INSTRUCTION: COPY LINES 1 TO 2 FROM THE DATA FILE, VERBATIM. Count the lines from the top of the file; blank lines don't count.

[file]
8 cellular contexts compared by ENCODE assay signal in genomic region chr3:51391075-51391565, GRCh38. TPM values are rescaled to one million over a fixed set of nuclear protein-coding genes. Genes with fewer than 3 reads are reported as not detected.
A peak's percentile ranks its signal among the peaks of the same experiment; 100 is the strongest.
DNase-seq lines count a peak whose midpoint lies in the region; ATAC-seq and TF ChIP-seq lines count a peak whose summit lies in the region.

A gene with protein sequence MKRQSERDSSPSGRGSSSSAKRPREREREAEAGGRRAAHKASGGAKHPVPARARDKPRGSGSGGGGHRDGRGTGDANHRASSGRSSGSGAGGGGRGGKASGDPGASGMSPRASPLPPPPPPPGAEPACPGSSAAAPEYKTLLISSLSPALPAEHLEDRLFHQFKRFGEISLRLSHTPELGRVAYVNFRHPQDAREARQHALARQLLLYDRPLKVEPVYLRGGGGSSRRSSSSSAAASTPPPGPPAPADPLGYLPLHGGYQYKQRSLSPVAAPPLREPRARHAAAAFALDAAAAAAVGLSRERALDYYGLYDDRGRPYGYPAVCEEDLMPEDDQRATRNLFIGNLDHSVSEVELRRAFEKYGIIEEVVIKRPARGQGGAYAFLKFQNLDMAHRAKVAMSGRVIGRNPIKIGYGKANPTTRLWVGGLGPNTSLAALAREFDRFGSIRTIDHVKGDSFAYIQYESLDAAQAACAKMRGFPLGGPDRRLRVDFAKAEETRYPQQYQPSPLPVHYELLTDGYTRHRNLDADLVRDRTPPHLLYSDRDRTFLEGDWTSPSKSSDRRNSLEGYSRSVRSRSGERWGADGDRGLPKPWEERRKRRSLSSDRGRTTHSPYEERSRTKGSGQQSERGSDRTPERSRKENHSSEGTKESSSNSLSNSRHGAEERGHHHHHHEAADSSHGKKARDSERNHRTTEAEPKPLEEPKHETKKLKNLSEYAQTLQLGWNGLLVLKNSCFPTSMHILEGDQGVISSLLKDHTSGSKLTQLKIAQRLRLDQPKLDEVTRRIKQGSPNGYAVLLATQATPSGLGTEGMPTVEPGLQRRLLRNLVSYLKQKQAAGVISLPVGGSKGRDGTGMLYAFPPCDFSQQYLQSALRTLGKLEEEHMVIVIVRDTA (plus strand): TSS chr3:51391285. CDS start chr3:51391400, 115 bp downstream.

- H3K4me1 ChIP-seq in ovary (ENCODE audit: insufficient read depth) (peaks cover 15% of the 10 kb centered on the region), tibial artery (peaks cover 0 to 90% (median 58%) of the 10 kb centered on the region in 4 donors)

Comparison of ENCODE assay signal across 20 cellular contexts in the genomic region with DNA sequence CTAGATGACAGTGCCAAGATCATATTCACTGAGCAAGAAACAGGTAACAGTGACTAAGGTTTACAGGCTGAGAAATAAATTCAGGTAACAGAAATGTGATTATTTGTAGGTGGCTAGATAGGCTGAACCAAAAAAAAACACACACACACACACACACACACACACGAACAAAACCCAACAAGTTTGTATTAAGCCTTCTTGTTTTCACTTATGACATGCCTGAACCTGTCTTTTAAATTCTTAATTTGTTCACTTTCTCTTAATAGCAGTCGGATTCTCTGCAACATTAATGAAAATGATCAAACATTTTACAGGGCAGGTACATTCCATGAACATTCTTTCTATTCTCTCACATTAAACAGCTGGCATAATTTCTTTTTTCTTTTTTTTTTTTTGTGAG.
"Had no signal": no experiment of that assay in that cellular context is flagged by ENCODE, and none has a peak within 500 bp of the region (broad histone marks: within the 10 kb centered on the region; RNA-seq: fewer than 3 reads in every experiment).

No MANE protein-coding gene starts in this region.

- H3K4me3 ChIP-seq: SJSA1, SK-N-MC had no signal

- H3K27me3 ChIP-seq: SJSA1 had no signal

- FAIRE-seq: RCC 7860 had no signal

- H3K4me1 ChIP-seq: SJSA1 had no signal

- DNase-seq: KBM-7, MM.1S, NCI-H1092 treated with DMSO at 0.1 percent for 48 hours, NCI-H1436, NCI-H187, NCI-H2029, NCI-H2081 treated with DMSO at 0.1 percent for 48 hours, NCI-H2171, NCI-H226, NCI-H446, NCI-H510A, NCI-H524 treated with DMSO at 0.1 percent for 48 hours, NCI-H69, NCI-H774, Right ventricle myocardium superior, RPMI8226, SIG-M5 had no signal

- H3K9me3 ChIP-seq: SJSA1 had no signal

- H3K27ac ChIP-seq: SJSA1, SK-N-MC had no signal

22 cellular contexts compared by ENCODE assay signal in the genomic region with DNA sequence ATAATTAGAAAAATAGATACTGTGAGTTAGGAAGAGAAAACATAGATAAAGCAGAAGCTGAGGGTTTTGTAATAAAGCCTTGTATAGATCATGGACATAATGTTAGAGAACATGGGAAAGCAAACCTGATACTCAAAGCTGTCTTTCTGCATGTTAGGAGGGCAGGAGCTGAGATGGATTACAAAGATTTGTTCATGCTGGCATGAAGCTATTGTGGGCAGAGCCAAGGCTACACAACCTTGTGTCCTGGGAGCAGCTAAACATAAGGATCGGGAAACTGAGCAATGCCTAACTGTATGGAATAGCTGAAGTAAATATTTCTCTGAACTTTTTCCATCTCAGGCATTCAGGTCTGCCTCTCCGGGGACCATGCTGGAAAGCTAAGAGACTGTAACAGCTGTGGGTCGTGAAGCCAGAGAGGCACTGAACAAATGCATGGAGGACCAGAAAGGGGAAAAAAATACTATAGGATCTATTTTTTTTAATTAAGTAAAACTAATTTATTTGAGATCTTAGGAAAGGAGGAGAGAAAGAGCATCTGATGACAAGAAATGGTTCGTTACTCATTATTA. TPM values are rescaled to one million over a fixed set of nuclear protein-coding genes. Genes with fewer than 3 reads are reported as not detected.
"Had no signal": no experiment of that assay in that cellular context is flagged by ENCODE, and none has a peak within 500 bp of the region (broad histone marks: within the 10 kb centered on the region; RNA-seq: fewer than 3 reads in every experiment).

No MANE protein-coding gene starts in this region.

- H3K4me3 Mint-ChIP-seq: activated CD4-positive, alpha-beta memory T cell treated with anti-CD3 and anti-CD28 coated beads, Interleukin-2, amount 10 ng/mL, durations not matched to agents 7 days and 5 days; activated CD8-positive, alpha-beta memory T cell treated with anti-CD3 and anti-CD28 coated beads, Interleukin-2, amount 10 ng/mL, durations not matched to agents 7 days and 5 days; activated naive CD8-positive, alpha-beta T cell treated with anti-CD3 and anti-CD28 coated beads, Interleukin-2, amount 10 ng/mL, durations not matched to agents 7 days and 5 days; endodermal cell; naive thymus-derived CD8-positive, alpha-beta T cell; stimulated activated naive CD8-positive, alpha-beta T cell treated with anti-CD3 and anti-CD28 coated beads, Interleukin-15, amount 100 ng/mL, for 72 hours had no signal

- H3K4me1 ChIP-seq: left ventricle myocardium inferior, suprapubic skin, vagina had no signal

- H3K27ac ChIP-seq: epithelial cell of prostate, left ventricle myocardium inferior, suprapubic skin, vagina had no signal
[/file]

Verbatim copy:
8 cellular contexts compared by ENCODE assay signal in genomic region chr3:51391075-51391565, GRCh38. TPM values are rescaled to one million over a fixed set of nuclear protein-coding genes. Genes with fewer than 3 reads are reported as not detected.
A peak's percentile ranks its signal among the peaks of the same experiment; 100 is the strongest.